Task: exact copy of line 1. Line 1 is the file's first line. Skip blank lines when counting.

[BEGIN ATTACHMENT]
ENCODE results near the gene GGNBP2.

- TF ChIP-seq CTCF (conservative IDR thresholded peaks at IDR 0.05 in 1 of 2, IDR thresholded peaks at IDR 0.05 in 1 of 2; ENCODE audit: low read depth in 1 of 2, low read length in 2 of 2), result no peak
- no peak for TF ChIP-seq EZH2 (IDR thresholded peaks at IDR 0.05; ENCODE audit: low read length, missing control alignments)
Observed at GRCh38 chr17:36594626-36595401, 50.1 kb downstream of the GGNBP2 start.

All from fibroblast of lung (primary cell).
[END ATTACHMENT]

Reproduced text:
ENCODE results near the gene GGNBP2.